Monthly Archives: March 2015

GFY 2.0

This is an updated version of an older program.  Understand this is a program for people with training experience if you are a newbie please try TMC 1.0  or FFE 1.0.  I was in a bad place when I wrote this and I feel that I have improved on it.  When partaking this adventure of this program it will be important that you are not in a caloric deficit  getting good sleep and eating enough protein.  1.2-1.5x lean body mass will tell you how much you should be consuming in grams.

GFY-Training 2.0




Reverse Engineering the Athlete or Engineering the Athlete in Reverse

Historically speaking, I have heard of 3 times where individuals and/or coaches were trained trying to reverse engineer athletes.  The first case I remember was my Kinesiology teacher explaining how the Russians tried to reverse engineer swimmers towards Mark Spitz and his swimming asymmetry in the hopes of increasing swim times.  Ironically, Mark’s coaches were trying to fix this asymmetry, which later increased his times and decreased the Russians times. In cross country skiing I’ve heard that coaches were training younger skiers towards vagus knees in order to simulate the gait of advanced athletes.  My dad once told me that the Japanese had adopted what was known as the frog style (below) olympic lift which incorporated a varus knee to compensate for valgus knees occurrence.  I have yet to confirm all of these stories as it was often 2nd and 3rd hand information.

The first 2 stories are a type of reverse engineering that were short sighted. One can assume that greater injuries likely occurred from the valgus knees stress on the ligaments of the knee along with the possibility of low back injuries.  What can be gained by looking at these examples is to understand that chronic training can and does lead to asymmetry.

Anecdotally, I’ve used back squat partials in the past in order to get used to heavy weight and also to facilitate post tetanic potentiation.  However what I noticed occurring is my body getting used to shortened range movements and my lordosis/anterior hip tilt becoming more pronounced when squatting.  I think this situation can also occur with people that only do power cleans and neglect to do full cleans but at a different level due to movement pattern.  After all, the body is memorizing patterns and trying to figure out how to become more efficient at movement patterns by laying down fascia and soft tissue. I believe fascia is to blame for loss of range of motion while allowing for acute strength gains, also seen in isometric work.

That being said, I have in the past made the mistake of over attributing strength/power as a quality that will have direct carryover.  Strength/Power do have direct carryover, but these two characteristics are amplified by skill.  Once you have all 3 ducks in a row, mastery will follow.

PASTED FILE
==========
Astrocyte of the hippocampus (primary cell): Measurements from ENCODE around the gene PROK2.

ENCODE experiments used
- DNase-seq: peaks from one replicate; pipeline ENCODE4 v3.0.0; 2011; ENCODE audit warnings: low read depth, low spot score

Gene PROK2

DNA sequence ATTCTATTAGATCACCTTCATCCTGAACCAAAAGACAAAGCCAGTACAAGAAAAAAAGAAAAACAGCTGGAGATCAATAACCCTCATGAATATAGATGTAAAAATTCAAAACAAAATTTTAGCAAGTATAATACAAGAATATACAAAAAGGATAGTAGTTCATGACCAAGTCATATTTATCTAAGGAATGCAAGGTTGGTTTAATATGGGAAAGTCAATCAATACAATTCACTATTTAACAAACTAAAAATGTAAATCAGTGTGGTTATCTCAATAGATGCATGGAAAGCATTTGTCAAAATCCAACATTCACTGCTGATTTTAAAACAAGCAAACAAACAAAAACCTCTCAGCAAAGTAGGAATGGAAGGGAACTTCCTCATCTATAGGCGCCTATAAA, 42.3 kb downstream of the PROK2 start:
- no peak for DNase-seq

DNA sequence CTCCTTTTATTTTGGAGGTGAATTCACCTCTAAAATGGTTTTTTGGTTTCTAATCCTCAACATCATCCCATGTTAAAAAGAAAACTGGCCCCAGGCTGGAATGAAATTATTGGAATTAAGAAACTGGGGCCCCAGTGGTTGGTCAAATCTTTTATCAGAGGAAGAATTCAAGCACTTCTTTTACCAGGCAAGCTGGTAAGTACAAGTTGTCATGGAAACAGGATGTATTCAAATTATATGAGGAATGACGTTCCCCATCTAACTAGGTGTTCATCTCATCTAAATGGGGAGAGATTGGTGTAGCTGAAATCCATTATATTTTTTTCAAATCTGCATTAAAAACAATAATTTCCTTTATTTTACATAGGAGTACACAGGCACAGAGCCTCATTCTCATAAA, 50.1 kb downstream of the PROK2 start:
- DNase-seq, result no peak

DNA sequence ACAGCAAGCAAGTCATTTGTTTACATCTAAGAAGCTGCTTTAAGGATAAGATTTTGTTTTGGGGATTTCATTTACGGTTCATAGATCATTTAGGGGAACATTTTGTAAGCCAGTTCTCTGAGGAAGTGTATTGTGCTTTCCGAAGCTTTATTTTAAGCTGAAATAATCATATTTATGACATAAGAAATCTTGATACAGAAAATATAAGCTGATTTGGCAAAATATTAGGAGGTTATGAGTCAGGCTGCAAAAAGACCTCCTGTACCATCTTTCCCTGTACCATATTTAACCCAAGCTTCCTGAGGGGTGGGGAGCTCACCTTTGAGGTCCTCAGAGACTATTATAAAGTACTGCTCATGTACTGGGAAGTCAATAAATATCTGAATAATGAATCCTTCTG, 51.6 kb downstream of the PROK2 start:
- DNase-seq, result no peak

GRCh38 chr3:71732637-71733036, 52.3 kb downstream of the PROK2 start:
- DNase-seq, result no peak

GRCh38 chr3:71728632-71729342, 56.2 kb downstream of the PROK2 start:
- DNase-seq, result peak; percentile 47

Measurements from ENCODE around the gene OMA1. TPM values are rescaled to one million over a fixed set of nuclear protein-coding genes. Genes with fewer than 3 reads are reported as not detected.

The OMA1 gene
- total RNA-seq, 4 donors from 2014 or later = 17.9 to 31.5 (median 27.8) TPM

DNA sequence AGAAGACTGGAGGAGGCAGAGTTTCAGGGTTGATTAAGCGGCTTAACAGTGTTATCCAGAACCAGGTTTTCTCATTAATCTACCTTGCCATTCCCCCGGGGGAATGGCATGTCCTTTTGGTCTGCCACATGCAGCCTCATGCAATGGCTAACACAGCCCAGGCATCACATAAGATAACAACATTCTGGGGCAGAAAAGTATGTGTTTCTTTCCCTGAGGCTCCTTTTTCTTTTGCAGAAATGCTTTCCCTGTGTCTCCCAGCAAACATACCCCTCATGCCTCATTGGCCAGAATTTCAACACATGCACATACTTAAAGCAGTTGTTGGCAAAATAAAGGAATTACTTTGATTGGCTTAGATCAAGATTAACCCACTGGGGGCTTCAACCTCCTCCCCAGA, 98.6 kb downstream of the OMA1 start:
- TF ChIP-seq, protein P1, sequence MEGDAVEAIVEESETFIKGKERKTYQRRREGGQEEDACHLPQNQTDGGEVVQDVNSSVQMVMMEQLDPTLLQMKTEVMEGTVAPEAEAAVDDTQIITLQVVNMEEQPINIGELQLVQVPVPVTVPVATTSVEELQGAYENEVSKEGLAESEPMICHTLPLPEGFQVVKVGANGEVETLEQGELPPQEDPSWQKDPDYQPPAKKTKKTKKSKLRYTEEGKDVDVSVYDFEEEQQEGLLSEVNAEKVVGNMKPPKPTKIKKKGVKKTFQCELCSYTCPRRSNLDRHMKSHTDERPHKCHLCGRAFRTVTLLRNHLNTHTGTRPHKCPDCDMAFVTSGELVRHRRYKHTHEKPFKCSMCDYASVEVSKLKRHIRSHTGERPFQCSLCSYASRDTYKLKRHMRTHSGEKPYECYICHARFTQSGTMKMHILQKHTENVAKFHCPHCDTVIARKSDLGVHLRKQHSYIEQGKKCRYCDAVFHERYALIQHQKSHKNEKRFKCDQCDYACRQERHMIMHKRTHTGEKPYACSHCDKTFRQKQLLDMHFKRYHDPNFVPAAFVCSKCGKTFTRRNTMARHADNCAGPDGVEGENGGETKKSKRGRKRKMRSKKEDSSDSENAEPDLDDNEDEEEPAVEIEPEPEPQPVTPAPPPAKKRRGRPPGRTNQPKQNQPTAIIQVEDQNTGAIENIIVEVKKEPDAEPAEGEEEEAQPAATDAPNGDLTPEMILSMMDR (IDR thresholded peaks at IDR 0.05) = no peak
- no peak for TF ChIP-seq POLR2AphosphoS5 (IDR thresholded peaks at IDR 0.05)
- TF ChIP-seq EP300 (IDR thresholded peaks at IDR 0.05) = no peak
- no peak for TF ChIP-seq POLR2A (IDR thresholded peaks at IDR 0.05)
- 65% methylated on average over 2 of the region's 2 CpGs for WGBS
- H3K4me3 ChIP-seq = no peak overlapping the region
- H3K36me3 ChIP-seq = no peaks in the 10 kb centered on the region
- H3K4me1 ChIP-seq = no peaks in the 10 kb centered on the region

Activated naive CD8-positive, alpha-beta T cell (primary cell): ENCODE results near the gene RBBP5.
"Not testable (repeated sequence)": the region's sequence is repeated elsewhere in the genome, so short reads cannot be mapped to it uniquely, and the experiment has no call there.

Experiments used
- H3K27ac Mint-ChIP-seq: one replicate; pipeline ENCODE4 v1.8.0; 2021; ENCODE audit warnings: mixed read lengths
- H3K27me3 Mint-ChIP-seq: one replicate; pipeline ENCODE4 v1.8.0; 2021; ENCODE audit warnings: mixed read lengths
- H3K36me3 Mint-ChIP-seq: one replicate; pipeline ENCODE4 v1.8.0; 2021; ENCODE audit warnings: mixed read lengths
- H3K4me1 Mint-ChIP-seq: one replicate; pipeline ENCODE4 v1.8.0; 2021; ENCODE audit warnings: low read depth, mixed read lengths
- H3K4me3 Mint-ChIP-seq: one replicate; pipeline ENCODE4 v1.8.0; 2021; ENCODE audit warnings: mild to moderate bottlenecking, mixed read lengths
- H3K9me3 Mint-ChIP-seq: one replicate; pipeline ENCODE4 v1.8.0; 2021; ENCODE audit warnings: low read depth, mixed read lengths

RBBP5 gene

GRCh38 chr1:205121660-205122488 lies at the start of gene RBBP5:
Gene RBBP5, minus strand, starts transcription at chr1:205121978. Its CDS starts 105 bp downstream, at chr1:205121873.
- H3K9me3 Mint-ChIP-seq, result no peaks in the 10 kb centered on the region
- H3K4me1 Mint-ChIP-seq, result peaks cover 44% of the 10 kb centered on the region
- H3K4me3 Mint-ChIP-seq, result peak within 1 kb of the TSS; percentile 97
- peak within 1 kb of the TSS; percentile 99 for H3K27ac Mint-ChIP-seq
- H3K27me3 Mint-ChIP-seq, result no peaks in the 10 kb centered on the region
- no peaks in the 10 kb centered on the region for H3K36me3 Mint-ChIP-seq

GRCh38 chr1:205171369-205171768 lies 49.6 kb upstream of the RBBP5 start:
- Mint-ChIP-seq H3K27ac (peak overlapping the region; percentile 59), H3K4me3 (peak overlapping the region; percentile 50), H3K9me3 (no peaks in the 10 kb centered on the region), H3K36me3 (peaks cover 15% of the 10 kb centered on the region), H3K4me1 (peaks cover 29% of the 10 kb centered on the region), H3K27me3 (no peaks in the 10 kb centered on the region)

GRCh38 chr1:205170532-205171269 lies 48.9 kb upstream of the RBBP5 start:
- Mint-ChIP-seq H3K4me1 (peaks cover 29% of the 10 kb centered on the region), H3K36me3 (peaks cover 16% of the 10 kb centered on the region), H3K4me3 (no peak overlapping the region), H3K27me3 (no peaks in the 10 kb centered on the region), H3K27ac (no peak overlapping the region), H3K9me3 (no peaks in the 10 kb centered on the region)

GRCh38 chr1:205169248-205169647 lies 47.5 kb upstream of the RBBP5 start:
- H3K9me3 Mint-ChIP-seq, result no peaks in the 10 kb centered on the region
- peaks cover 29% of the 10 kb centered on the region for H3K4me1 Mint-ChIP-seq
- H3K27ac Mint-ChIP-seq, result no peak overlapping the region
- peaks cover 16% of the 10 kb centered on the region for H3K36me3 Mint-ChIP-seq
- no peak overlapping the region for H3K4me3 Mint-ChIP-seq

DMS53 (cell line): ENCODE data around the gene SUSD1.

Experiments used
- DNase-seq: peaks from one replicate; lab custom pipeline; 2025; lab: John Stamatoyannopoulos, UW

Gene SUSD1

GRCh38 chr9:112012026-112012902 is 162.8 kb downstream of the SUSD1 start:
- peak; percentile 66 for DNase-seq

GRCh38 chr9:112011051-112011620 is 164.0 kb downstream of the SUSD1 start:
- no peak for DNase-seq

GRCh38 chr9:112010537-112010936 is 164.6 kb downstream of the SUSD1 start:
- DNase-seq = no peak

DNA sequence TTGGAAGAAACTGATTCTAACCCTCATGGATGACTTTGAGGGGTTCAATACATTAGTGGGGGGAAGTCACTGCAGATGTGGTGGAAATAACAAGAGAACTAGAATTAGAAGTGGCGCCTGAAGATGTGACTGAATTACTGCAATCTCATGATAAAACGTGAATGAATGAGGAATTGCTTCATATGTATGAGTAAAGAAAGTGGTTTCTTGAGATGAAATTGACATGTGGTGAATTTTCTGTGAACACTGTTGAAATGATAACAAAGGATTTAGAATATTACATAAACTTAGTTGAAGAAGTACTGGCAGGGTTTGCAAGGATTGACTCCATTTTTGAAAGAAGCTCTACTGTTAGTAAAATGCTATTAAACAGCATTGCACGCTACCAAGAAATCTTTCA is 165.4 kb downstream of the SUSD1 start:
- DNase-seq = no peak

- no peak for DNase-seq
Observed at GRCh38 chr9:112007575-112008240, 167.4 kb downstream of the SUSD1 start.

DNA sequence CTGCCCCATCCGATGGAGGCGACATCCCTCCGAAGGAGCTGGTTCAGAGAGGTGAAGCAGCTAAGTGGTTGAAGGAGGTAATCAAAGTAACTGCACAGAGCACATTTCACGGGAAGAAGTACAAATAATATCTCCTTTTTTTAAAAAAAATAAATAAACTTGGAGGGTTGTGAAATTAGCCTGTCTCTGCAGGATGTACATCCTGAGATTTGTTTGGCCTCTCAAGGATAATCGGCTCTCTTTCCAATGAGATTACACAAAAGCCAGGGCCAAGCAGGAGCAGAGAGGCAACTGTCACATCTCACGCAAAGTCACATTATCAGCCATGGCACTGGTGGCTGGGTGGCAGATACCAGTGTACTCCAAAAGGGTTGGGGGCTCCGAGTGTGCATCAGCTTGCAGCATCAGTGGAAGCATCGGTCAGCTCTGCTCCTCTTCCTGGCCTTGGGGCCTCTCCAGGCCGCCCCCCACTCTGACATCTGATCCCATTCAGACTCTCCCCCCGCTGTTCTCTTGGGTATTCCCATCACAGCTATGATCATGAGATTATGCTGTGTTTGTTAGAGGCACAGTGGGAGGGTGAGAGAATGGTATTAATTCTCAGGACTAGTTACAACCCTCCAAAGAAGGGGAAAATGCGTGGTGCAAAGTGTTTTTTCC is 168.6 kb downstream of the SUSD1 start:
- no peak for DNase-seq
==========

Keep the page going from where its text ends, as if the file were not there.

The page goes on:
Lost In Translation or Babel and the Reinvention of the Wheel

A lot of information is written about varying subjects in the field of athletics and a lot of vocabulary has come out– too often a principal or an idea is renamed.  Sometimes I think it is to create a type of gimmick and expound on old information or to try to shed light on old information.   Often it is an old gift wrapped in new paper.  Kind of like Einstein’s relativity thought experiment, two different people see lightening striking a train. These things are usually a matter of perspective.

Not too long ago I heard about muscles that were referred to as torque converters. Many years back, I was exposed to the idea of stabilizer muscles and their ability to hinder a person’s performance due to their lack of strength.  Prior to this information, appeared the idea of weak decelerators and around the same time something called a strength deficit, which was known as structural balance, and is now talked about as the mobility and stability trade off.

Before circuits there were complexes and after circuits there were WODs.  There was muscular endurance training which turned into met cons. What will replace met cons?

There are also techniques and courses that bare a striking similarity to gua sha therapy.  Another course is similar to cryokinesis, but without the ice.  There are old exercises that have been reinvented with new names.  There are old techniques that have been re-envisioned and marketed under new basturdized versions of the same thing.  I am not saying all the “new” gimmicks or ideas are bad; in some cases they may have subtle differences that make them superior.  After all, a rose by any other name would smell as sweet unless of course it’s not a rose, it’s something someone has redefined as a rose.

Just be careful, keep an eye open, and an ear to the ground, because with new old ideas come neophyte herd behavior and with neophytes dogma.  What can be gained from this rant?  Hopefully, a new-found cynicism for man to embellish old ideas.  Just remember the old saying, “familiarity breeds contempt,” so embellish for this seems to be the zeitgeist we live in.